And then there were two.
After an upset-ravaged women’s draw, which saw the likes of Naomi Osaka, Ashleigh Barty, Angelique Kerber, Sloane Stephens and Bianca Andreescu all fail to reach the quarter-finals, we are down to our two finalists, from which we will have a brand new major champion.
Going into the final major of the year, no one would have forecast that two unseeded teenagers whom nobody had ever heard of would be left to fight it out for the title, but that’s exactly what has unfolded following a stunning fortnight of tennis in New York.
Emma Raducanu ???? Leylah Fernandez for the #USOpen title ????
This is the first men's or women's major final featuring unseeded players since the Open Era began in 1968. pic.twitter.com/C0zUxfOP7r
— ESPN (@espn) September 10, 2021
In one corner we have British teen sensation Emma Raducanu, who is participating in just her second ever major after reaching the fourth round at Wimbledon as a wildcard where she was forced to retire due to a breathing issue.
She had captured the hearts of the home crowd with her run to the second week at the All England Club, giving local fans the hope that there is a bright, young tennis player that will one day dominate on the WTA Tour.
Because her ranking was too low to gain direct entry into the US Open main draw, she had to go through three rounds of qualifying, but was able to win her way through after winning each match in straight sets.
Her first-round match saw her drawn against lucky loser Stefanie Voegele, who took the place of 13th seed and Australian Open finalist Jennifer Brady who withdrew after the main draw was released due to injury.
Throughout the fortnight, she went on a stunningly dominant run, winning six matches, each without dropping a set nor conceding more than four games, to advance to her first major final in just her second attempt.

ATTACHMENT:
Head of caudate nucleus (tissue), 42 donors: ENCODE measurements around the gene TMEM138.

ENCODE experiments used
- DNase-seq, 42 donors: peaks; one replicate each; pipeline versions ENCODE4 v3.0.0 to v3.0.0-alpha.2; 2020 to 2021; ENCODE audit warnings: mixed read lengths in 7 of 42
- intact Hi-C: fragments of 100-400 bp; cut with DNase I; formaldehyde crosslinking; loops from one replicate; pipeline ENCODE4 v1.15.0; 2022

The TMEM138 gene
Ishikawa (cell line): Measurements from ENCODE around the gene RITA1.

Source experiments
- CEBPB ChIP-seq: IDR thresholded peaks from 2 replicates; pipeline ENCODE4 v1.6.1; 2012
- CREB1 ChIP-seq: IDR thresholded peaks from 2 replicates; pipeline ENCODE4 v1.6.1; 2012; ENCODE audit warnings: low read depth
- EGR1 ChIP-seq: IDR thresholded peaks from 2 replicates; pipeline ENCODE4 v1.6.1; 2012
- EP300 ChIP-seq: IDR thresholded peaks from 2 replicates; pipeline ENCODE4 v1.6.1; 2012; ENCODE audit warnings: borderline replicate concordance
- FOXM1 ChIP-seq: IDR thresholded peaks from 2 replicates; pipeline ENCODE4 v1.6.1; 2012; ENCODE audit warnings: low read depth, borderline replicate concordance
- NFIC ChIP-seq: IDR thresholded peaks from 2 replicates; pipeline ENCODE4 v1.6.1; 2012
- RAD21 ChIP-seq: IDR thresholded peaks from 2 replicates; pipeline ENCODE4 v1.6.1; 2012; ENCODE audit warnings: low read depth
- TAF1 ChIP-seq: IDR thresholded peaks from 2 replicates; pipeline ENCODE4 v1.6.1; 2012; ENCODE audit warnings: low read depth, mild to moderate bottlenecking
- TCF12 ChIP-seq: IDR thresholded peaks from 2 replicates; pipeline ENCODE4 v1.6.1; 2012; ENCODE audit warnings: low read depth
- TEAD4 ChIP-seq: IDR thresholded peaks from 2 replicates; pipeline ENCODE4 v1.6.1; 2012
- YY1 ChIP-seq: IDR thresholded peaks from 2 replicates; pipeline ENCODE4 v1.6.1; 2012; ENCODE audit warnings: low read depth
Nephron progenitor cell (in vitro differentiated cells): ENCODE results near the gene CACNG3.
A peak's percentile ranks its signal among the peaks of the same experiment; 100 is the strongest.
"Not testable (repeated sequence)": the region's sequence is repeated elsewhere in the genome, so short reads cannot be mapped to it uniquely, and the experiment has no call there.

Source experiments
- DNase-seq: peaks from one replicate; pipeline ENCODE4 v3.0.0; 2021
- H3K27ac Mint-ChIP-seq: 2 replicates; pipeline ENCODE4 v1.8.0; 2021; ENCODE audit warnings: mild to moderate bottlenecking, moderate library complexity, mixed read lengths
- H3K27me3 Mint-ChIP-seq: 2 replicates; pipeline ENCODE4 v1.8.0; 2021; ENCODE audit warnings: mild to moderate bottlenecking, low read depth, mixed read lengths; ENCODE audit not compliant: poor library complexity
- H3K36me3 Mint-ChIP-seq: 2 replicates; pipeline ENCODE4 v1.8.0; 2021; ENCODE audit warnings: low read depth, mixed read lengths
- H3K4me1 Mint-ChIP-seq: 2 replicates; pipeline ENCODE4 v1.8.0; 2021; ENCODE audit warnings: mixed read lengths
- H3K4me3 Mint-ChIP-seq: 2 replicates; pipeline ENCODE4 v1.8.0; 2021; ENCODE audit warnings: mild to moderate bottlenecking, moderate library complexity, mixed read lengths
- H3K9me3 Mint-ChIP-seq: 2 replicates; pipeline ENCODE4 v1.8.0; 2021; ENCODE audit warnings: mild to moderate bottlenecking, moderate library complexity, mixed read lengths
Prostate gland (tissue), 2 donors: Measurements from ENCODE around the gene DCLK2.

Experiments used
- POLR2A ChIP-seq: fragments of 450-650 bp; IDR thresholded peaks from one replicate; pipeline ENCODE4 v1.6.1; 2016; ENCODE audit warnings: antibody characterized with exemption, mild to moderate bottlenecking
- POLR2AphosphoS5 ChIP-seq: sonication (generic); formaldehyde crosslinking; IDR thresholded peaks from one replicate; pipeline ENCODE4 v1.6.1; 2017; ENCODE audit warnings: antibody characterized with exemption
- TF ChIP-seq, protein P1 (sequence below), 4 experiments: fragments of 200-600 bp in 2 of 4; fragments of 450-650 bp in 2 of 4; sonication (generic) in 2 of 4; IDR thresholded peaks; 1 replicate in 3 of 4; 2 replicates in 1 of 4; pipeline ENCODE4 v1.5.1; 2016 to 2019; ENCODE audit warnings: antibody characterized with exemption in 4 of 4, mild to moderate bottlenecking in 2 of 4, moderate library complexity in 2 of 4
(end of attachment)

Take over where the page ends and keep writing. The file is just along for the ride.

Along the way, she defeated Shelby Rogers, who’d upset Ashleigh Barty in her previous match, in the fourth round, as well as Olympic gold medallist Belinda Bencic in the quarter-finals, and finally, Greek 17th seed Maria Sakkari in the semi-finals.
In her semi-final match, Raducanu turned on her A-game, racing to a 5-0 lead in the first set, and after Sakkari held in the sixth game to prevent a first set bagel the 18-year-old served it out to win it 6-1, and have one foot in the US Open final.
She then broke early in the second set, and would not relinquish the advantage as she won in straight sets, 6-1, 6-4, becoming the first British woman since Virginia Wade in 1977 to reach a major final, and first in the Big Apple since Wade in 1968, in the process.
She is also the first qualifier in Open era history, male or female, to reach a major final, having won nine straight matches to get this far, including winning three consecutive matches in the qualifying rounds.
The 18-year-old now has the chance not only to become her country’s first female major champion since Wade 44 years ago, but also the quickest grand slam champion in recent history, this being just her second such tournament.
In the intervention, the best-performed British player has been Johanna Konta, who has reached three major semi-finals but could never break through to reach a final.
For Raducanu, winning a major title in her second appearance would beat the effort set by Bianca Andreescu, who won the US Open title just two years ago aged 19 in just her fourth appearance in a major main draw.
Attempting to emulate that 2019 feat is another Canadian, Leylah Fernandez, who has lit up New York over the past fortnight with some stunning tennis generated on the back a giant-killing run and a strong mental fortitude, which has seen her claim the scalps of two past champions.